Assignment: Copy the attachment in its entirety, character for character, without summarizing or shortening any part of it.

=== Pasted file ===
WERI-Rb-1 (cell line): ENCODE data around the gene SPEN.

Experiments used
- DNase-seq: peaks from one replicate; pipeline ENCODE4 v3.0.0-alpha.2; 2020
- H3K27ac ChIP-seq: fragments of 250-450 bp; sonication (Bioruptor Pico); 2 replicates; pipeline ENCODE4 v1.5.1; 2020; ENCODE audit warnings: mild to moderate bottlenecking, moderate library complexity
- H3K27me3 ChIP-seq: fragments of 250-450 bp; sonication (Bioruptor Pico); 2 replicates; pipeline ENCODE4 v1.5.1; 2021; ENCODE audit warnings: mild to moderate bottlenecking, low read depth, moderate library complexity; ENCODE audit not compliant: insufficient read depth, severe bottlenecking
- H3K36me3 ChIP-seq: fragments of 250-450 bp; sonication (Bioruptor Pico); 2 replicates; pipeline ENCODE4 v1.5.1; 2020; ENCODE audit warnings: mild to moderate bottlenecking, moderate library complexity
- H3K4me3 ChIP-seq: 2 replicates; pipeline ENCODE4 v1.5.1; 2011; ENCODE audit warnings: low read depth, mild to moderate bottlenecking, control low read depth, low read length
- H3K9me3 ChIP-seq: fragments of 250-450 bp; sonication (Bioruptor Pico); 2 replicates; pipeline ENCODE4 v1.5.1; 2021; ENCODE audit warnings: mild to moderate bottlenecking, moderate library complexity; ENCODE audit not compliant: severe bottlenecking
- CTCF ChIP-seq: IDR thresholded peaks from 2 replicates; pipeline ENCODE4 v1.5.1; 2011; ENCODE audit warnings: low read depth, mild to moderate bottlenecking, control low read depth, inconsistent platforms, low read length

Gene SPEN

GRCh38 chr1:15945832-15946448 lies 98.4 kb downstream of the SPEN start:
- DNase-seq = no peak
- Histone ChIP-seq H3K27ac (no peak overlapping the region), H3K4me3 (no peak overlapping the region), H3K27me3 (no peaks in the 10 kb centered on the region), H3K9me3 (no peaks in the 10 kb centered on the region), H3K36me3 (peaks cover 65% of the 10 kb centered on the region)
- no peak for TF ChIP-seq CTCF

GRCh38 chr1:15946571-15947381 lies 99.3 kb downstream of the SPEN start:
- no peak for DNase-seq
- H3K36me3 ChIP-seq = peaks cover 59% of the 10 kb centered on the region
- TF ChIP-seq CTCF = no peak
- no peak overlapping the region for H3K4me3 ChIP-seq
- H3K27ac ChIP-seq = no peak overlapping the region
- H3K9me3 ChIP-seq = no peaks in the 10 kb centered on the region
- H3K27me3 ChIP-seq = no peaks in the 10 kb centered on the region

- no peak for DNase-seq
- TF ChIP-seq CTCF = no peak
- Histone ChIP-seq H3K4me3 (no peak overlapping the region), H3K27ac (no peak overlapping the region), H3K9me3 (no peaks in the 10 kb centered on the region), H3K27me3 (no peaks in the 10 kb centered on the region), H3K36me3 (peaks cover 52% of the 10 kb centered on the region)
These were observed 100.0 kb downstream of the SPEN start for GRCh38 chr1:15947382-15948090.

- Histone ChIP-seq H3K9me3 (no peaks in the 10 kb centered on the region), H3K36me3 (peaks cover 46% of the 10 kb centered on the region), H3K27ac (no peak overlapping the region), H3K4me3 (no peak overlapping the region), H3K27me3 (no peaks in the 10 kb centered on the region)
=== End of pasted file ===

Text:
WERI-Rb-1 (cell line): ENCODE data around the gene SPEN.

Experiments used
- DNase-seq: peaks from one replicate; pipeline ENCODE4 v3.0.0-alpha.2; 2020
- H3K27ac ChIP-seq: fragments of 250-450 bp; sonication (Bioruptor Pico); 2 replicates; pipeline ENCODE4 v1.5.1; 2020; ENCODE audit warnings: mild to moderate bottlenecking, moderate library complexity
- H3K27me3 ChIP-seq: fragments of 250-450 bp; sonication (Bioruptor Pico); 2 replicates; pipeline ENCODE4 v1.5.1; 2021; ENCODE audit warnings: mild to moderate bottlenecking, low read depth, moderate library complexity; ENCODE audit not compliant: insufficient read depth, severe bottlenecking
- H3K36me3 ChIP-seq: fragments of 250-450 bp; sonication (Bioruptor Pico); 2 replicates; pipeline ENCODE4 v1.5.1; 2020; ENCODE audit warnings: mild to moderate bottlenecking, moderate library complexity
- H3K4me3 ChIP-seq: 2 replicates; pipeline ENCODE4 v1.5.1; 2011; ENCODE audit warnings: low read depth, mild to moderate bottlenecking, control low read depth, low read length
- H3K9me3 ChIP-seq: fragments of 250-450 bp; sonication (Bioruptor Pico); 2 replicates; pipeline ENCODE4 v1.5.1; 2021; ENCODE audit warnings: mild to moderate bottlenecking, moderate library complexity; ENCODE audit not compliant: severe bottlenecking
- CTCF ChIP-seq: IDR thresholded peaks from 2 replicates; pipeline ENCODE4 v1.5.1; 2011; ENCODE audit warnings: low read depth, mild to moderate bottlenecking, control low read depth, inconsistent platforms, low read length

Gene SPEN

GRCh38 chr1:15945832-15946448 lies 98.4 kb downstream of the SPEN start:
- DNase-seq = no peak
- Histone ChIP-seq H3K27ac (no peak overlapping the region), H3K4me3 (no peak overlapping the region), H3K27me3 (no peaks in the 10 kb centered on the region), H3K9me3 (no peaks in the 10 kb centered on the region), H3K36me3 (peaks cover 65% of the 10 kb centered on the region)
- no peak for TF ChIP-seq CTCF

GRCh38 chr1:15946571-15947381 lies 99.3 kb downstream of the SPEN start:
- no peak for DNase-seq
- H3K36me3 ChIP-seq = peaks cover 59% of the 10 kb centered on the region
- TF ChIP-seq CTCF = no peak
- no peak overlapping the region for H3K4me3 ChIP-seq
- H3K27ac ChIP-seq = no peak overlapping the region
- H3K9me3 ChIP-seq = no peaks in the 10 kb centered on the region
- H3K27me3 ChIP-seq = no peaks in the 10 kb centered on the region

- no peak for DNase-seq
- TF ChIP-seq CTCF = no peak
- Histone ChIP-seq H3K4me3 (no peak overlapping the region), H3K27ac (no peak overlapping the region), H3K9me3 (no peaks in the 10 kb centered on the region), H3K27me3 (no peaks in the 10 kb centered on the region), H3K36me3 (peaks cover 52% of the 10 kb centered on the region)
These were observed 100.0 kb downstream of the SPEN start for GRCh38 chr1:15947382-15948090.

- Histone ChIP-seq H3K9me3 (no peaks in the 10 kb centered on the region), H3K36me3 (peaks cover 46% of the 10 kb centered on the region), H3K27ac (no peak overlapping the region), H3K4me3 (no peak overlapping the region), H3K27me3 (no peaks in the 10 kb centered on the region)